April cattle closed sharply lower on the session yesterday, and fell to the lowest price levels since February 14th. The market traded slightly lower early in the session, then selling intensified along with large-scale weakness from the grains and equity markets during the middle of the session. Ideas that the beef market may have a more difficult time in moving higher if there is a slowdown in economic growth was thought to have pressured the market. Commodity and equity markets yesterday showed were thought to have shown significant concern for the possibility that energy and food inflation could trigger a slowdown in the global economy and have an negative impact on consumer spending.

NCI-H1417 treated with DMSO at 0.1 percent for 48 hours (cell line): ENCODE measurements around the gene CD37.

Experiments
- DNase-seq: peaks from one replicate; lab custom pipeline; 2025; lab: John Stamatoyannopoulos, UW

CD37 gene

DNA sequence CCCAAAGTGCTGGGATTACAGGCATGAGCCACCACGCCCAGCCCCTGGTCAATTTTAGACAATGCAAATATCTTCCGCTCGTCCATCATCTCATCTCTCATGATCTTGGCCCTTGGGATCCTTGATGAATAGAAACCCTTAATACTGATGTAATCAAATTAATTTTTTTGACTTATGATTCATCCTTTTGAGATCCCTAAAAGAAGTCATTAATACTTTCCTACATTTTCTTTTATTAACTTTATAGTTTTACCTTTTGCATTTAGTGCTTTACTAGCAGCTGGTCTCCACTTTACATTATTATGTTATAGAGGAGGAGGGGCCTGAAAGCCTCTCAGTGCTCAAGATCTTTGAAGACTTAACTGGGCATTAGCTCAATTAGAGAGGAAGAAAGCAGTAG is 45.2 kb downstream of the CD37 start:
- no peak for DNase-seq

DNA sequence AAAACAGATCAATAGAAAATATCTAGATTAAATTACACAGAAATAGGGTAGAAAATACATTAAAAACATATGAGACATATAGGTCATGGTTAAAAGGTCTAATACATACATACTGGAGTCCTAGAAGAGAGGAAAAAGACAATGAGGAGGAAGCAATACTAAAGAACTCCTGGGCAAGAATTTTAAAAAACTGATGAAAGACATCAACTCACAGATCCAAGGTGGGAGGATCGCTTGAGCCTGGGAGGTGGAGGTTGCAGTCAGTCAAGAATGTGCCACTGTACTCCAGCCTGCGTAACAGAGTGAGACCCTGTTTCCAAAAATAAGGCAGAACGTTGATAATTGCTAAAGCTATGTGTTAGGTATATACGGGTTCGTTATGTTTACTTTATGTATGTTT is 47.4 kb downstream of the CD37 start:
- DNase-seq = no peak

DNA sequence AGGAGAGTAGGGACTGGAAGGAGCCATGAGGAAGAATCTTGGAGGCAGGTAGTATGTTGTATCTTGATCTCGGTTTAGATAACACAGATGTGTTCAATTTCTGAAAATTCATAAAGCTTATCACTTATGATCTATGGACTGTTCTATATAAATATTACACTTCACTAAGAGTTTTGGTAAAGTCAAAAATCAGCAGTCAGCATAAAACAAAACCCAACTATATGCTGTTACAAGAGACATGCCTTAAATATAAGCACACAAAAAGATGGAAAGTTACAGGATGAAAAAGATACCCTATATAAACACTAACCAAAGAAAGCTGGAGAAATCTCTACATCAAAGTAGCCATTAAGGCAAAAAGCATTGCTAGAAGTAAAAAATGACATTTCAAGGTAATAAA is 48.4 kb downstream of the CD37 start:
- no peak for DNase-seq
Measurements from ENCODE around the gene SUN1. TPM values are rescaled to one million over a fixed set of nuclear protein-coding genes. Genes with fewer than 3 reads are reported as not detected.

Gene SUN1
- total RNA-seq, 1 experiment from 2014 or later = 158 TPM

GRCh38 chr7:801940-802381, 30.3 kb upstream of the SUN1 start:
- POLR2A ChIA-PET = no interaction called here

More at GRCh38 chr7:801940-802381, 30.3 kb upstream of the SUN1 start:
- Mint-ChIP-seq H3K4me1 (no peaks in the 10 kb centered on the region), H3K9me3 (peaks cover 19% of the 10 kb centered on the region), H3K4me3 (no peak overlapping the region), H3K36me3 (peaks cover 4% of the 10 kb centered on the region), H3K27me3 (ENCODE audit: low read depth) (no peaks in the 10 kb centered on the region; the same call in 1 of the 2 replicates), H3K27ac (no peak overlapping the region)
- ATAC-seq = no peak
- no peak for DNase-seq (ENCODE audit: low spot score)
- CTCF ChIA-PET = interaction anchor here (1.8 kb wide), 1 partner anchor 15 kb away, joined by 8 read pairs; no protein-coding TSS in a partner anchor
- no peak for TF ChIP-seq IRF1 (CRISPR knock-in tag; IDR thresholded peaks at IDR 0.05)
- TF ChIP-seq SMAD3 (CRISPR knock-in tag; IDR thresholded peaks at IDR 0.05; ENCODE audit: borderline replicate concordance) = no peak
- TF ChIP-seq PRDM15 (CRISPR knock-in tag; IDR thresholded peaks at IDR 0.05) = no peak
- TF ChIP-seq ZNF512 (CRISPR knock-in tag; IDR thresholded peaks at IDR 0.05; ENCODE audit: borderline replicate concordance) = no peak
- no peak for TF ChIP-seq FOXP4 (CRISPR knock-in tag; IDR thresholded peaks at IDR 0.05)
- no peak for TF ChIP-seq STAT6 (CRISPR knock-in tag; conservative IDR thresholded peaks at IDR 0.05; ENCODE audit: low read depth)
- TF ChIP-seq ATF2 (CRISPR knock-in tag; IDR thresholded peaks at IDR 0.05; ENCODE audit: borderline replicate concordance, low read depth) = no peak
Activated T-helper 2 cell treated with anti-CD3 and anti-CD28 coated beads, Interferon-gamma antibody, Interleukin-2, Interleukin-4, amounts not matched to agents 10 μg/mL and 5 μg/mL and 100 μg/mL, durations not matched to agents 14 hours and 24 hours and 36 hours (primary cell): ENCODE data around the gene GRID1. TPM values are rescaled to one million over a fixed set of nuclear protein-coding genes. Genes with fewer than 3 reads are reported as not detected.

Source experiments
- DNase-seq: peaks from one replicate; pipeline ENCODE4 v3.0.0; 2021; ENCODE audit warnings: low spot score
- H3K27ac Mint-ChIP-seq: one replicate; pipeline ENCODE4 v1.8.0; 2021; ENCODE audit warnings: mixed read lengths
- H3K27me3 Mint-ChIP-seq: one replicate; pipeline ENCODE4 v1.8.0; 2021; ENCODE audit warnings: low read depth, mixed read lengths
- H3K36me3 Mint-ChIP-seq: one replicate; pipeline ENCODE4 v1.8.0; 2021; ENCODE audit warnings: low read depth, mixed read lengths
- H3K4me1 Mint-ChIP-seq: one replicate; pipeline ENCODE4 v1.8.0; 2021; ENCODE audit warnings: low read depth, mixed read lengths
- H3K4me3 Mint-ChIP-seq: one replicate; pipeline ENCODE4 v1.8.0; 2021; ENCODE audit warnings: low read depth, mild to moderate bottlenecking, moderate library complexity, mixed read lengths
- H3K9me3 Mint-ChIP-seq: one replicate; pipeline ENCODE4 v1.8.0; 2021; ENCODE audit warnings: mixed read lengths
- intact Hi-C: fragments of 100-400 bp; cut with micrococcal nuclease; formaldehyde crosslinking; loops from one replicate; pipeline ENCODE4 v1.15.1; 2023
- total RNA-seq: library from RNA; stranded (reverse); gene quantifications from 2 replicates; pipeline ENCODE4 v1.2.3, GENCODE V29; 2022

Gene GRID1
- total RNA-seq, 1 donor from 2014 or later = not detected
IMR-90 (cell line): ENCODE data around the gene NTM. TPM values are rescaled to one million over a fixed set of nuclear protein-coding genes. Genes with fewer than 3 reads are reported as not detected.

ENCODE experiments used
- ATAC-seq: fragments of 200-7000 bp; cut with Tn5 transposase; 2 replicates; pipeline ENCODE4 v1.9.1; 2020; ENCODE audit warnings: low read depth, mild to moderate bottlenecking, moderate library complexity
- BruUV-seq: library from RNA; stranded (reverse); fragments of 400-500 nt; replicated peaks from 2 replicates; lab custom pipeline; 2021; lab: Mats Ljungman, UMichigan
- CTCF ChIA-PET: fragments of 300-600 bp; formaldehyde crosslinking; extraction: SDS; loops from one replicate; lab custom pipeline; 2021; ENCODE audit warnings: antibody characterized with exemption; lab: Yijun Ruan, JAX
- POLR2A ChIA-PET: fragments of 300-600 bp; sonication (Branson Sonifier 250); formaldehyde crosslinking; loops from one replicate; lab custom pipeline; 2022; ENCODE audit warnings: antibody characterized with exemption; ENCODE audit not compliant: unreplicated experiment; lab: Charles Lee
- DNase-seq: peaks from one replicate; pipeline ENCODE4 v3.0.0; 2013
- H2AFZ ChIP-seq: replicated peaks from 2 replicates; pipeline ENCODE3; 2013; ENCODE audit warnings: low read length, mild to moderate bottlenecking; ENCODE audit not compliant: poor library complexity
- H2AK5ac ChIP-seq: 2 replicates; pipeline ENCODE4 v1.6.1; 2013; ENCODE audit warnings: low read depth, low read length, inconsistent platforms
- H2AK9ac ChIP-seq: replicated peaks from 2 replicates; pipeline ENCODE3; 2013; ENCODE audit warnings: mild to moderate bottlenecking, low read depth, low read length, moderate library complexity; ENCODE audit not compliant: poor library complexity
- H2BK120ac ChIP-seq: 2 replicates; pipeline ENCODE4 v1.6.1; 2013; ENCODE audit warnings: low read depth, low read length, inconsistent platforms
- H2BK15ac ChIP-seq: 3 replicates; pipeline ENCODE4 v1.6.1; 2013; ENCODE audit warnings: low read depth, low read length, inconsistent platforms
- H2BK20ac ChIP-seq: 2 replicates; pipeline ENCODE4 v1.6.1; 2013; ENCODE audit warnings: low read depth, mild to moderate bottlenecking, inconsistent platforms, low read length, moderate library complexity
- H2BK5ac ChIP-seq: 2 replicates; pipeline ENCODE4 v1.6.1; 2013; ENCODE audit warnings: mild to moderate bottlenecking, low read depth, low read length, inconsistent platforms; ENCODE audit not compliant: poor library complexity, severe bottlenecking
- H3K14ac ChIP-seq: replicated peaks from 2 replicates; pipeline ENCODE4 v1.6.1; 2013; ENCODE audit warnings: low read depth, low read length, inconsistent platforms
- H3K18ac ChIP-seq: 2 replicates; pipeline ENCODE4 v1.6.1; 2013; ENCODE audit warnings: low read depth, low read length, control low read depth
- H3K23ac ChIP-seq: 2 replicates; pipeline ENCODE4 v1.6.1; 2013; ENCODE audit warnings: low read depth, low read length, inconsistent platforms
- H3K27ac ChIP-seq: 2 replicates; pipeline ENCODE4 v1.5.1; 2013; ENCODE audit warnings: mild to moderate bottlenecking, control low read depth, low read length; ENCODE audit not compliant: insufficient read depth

Many traders saw the USDA Cattle-On-Feed report from Friday as slightly negative, but the large premium of futures to the cash market along with weakness in equity markets were seen as driving the market sharply lower. On-feed supply as of February 1st was up 5.7% from last year, and some traders view the global surge in energy prices along with a stronger US dollar as strong reasons to expect a slowdown in exports. The monthly cold storage report released after the close showed frozen beef stocks as of January 31st at a higher than expected 460.3 million pounds, up 3% for the month and up 8% from last year. Stocks seasonally remain unchanged for the month, so a 3% jump was seen as a sign of slower than expected demand during January. In addition, chicken stocks were up 23.5% from last year to 778.3 million pounds. The estimated cattle slaughter came in at 130,000 head yesterday. This brings the total for the week so far to 243,000 head, down from 255,000 head last week at this time and down from 250,000 head a year ago. Boxed beef cutout values were up 54 cents at mid-session yesterday and closed 46 cents higher at $169.56. This was up from $168.13 the prior week and is the highest trade since February 9th.